>> reporter: officials say 19 officers were outside the locked classroom when the children inside started calling 911. >> she identified herself and whispered she's in room 112. >> reporter: on that video, you can overhear a dispatcher reporting a student is calling from the classroom. >> you do have a child on the line. room 112. are we able to -- is anybody inside of the building? child is advising he is in the room full of victims -- full of victims at this moment. >> reporter: the girl trying again minutes later. >> eight to nine children. >> at 12:16, she's called back and said there's eight to nine students alive. >> reporter: again, this is 41 minutes after police arrived, but have not gone in. sources tell abc news the carnage ended when the border patrol decided to use a custodian's key to breach the door and kill the gunman.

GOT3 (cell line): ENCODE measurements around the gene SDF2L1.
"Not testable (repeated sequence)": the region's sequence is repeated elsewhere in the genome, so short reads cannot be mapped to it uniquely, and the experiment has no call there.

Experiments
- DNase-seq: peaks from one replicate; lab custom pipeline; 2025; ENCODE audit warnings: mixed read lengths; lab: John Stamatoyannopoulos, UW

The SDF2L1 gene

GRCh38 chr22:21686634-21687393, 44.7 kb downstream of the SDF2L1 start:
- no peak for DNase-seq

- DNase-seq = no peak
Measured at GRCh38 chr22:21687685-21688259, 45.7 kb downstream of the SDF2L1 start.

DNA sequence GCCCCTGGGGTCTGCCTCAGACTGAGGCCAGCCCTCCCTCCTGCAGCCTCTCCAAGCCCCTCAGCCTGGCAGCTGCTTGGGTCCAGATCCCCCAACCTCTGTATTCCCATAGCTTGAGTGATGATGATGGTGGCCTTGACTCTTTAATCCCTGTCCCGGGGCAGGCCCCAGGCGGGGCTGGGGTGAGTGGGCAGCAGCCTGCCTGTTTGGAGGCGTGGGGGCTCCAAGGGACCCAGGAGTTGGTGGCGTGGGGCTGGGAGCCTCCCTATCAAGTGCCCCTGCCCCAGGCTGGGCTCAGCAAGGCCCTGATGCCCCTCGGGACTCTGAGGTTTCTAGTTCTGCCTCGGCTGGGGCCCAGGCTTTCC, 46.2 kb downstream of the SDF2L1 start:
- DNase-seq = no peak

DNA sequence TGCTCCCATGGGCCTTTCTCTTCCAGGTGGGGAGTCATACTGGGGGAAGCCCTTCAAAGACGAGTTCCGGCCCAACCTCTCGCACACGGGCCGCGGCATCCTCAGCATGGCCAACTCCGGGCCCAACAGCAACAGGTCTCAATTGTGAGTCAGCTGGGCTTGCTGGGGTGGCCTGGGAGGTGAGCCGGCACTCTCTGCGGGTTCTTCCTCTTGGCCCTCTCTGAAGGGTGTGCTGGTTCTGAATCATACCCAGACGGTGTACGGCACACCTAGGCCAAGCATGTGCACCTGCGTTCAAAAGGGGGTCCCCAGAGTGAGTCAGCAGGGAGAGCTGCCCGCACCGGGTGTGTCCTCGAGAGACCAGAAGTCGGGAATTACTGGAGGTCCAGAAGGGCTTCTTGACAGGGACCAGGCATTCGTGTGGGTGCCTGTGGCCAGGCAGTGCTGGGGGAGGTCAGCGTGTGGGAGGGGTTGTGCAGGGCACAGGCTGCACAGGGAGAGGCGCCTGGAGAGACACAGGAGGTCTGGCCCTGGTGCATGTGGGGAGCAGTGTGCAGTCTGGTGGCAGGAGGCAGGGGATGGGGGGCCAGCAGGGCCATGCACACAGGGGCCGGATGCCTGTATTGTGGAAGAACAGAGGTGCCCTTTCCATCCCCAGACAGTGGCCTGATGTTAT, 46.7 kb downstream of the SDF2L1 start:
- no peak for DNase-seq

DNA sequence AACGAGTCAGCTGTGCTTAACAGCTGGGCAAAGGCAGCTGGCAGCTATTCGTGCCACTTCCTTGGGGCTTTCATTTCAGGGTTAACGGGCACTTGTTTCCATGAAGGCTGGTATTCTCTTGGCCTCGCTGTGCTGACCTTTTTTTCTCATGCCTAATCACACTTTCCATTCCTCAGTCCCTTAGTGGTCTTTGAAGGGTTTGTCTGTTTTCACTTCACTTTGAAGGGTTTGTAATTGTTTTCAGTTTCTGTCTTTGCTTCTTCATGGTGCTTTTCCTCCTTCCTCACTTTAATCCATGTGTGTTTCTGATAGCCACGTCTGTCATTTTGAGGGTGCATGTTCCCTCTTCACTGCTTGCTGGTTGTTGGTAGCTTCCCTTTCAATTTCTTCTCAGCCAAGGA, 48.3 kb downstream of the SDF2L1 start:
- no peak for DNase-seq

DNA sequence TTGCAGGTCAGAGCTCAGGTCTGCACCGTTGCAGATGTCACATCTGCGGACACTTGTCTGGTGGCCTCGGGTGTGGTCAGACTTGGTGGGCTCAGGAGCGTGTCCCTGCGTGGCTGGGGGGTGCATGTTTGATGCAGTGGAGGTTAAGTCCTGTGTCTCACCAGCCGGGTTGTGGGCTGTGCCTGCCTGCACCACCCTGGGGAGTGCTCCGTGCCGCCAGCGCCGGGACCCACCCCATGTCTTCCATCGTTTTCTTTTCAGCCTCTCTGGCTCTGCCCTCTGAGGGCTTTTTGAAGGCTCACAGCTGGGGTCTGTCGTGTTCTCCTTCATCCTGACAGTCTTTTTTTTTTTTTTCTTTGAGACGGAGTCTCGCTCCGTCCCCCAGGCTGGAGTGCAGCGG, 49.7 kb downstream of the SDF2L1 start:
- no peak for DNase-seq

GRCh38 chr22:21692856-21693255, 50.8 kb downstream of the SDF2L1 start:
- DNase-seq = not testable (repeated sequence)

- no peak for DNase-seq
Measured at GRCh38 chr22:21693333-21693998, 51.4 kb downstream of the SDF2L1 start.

>> at 12:47, she asked 911 to pease send the police, now. at 12:50, shots are fired, that can be heard over the 911 call. >> reporter: outside the school, the race to find the wounded. what sounds like radio dispatch talking to police.he victims - >> let me see, let me see. are you injured? >> i got shot! >> where? where? >> they shot a kid. >> who shot a kid? >> a girl got shot. a kid. >> reporter: today, grieving family and friends laying the victims to rest. the first funeral for 10-year-old amerie jo garza. classmates telling the family she tried calling 911 before she was killed. the girl scouts posthumously awarding her a bronze cross for risking her life to save others. amerie's father telling david that he will live every day to honor his daughter's memory, showing us that cherished video he carries on this phone of the time they spent fishing together. >> do you know what you're doing? do you know what you're doing? >> no. >> what would you want people to know about your daughter? >> that -- i mean, she was the best person that i know. full of life.